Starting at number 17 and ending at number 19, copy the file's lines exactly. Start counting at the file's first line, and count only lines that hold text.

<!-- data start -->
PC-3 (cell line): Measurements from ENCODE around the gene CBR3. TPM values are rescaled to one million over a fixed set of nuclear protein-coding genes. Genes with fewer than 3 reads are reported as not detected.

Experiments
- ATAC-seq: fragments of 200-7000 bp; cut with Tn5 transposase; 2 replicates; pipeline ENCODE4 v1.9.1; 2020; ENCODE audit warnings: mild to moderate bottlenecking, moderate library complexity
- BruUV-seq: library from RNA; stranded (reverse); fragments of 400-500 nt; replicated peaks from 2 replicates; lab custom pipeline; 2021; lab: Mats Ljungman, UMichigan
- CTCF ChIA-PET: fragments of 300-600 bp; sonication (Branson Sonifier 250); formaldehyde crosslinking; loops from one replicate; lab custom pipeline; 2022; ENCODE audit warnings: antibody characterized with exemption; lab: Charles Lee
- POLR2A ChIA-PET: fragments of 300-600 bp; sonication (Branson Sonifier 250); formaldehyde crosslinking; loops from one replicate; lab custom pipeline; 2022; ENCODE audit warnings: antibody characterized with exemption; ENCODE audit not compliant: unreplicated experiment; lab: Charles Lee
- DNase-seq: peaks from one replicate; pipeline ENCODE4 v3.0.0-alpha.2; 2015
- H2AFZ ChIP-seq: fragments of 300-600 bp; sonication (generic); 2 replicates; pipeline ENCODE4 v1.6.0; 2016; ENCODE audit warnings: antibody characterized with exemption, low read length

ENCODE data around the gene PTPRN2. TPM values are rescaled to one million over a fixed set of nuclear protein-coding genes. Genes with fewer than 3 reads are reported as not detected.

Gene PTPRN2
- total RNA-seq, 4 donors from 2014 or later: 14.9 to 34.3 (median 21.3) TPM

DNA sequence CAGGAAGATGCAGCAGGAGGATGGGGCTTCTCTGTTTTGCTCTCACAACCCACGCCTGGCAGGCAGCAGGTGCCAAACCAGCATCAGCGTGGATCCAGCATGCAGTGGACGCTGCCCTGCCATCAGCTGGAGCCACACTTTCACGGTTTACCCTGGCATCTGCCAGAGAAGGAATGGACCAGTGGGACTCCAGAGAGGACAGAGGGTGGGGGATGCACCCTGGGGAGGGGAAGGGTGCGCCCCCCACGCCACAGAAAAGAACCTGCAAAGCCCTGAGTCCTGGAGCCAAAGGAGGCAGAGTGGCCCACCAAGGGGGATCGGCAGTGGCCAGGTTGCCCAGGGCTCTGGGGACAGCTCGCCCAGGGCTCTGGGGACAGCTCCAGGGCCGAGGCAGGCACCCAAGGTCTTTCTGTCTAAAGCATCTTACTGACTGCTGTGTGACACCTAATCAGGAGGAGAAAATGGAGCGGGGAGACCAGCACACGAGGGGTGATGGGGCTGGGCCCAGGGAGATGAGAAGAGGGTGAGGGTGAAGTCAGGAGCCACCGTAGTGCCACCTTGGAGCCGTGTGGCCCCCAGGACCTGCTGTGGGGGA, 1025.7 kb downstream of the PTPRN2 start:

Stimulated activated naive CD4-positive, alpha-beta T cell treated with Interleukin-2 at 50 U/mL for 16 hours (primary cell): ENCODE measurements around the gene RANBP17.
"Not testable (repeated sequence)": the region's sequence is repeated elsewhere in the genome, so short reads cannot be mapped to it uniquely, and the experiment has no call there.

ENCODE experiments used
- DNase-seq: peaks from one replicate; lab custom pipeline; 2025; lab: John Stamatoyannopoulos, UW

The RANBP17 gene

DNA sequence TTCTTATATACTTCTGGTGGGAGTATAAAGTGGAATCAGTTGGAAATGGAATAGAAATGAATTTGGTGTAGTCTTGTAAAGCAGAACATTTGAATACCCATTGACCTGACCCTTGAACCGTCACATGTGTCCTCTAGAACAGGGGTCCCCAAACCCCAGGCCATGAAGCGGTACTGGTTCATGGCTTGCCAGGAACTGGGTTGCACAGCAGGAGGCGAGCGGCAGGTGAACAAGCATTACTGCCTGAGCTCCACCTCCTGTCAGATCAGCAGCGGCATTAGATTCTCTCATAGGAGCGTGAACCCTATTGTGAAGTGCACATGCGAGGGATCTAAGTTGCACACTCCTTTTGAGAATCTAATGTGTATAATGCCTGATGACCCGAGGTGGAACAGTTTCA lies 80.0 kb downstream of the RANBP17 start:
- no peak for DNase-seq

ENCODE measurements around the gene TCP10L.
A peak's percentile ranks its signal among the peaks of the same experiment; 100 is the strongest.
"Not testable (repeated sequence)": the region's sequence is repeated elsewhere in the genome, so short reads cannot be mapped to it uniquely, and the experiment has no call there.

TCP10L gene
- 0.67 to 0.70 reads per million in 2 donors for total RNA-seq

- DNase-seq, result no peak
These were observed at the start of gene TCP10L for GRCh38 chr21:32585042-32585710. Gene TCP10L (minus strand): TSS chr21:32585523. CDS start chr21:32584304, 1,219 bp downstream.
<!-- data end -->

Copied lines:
The RANBP17 gene

DNA sequence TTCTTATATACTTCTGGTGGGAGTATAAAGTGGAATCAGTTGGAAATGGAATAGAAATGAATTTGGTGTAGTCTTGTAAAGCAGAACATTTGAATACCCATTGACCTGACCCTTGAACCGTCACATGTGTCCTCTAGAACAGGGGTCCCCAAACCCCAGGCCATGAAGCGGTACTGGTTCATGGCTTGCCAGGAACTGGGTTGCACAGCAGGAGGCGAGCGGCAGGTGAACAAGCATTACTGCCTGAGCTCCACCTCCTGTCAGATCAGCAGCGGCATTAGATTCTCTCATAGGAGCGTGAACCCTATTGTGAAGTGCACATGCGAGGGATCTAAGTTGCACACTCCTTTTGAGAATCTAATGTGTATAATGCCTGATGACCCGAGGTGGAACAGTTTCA lies 80.0 kb downstream of the RANBP17 start:
- no peak for DNase-seq